Sleep works best when you sleep uninterrupted throughout the night. During a full night’s sleep, you cycle through the various stages of sleep several times a night — from light sleep to deep sleep to REM sleep and back again.

With each subsequent stage of sleep, you spend more time in REM sleep, a time for dreaming and cognitive processing, and less time in deep sleep, a time where your body physically repairs itself.

When that sleep is interrupted, you start the cycle over again — causing you to miss out on essential REM sleep.

Multiple studies have found that women fall asleep faster  than men. This may suggest they have a greater need for sleep; it could also suggest they are simply more tired on average. Studies show women also spend more time in deep sleep than men. Although that changes in menopause, when women take longer to fall asleep and spend less time in deep sleep than men.

Do You Need More Sleep?

Regardless of which gender needs more sleep, the reality is too many women and men don’t get enough sleep, no matter their age. According to the CDC, only 64.5 percent of men and 65.

2 percent of women actually sleep at least 7 hours per night on a regular basis. The numbers are even worse among high school students, especially young women. 71.

3 percent of female students regularly miss out on good sleep, compared with only 66.4 percent of their male counterparts.

The best way to know if you’re getting enough sleep is whether you feel refreshed and restored when you wake up.

If you’re having trouble sleeping, try getting regular exercise, setting routine bed and wake times, limiting your caffeine and alcohol intake, and improving your sleep environment.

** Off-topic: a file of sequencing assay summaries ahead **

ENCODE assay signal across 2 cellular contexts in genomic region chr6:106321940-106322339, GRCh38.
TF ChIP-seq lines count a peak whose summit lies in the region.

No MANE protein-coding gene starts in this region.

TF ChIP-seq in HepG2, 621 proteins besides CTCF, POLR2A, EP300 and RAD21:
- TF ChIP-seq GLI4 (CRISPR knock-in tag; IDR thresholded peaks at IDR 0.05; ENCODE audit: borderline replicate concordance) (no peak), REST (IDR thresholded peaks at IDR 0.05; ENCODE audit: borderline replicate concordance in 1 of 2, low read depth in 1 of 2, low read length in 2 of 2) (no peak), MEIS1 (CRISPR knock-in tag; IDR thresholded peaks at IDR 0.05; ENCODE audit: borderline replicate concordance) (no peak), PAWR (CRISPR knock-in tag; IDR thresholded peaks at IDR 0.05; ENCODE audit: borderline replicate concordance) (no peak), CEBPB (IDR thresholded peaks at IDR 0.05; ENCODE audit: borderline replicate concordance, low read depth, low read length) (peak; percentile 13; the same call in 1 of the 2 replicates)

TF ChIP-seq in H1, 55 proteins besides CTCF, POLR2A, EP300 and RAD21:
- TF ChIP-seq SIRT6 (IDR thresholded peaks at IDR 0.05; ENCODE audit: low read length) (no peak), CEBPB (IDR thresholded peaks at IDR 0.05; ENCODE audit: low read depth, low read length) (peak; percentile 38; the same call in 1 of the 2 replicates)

Develop a bedtime routine that calms down your mind and body before sleep. If your insomnia persists, talk to your doctor to determine other steps you can take to improve your sleep.

  • Was this article helpful?
  • YesNo
  • +16 Sources
    1. 1. Burgard, S. A., & Ailshire, J. A. (2013). Gender and Time for Sleep among U.S. Adults. American sociological review, 78(1), 51–69.https://doi.org/10.1177/0003122412472048
    2. 2. Mallampalli, M. P., & Carter, C. L. (2014). Exploring sex and gender differences in sleep health: a Society for Women's Health Research Report.

      Journal of women's health (2002), 23(7), 553–562. https://doi.org/10.1089/jwh.2014.4816

    3. 3. McLean, C. P., Asnaani, A., Litz, B. T., & Hofmann, S. G. (2011). Gender differences in anxiety disorders: prevalence, course of illness, comorbidity and burden of illness. Journal of psychiatric research, 45(8), 1027–1035.https://doi.org/10.1016/j.jpsychires.2011.03.

      006

    4. 4. Albert P. R. (2015). Why is depression more prevalent in women?. Journal of psychiatry & neuroscience : JPN, 40(4), 219–221.https://doi.org/10.1503/jpn.150205
    5. 5. Swanson, L. M., Pickett, S. M., Flynn, H., & Armitage, R. (2011). Relationships among depression, anxiety, and insomnia symptoms in perinatal women seeking mental health treatment.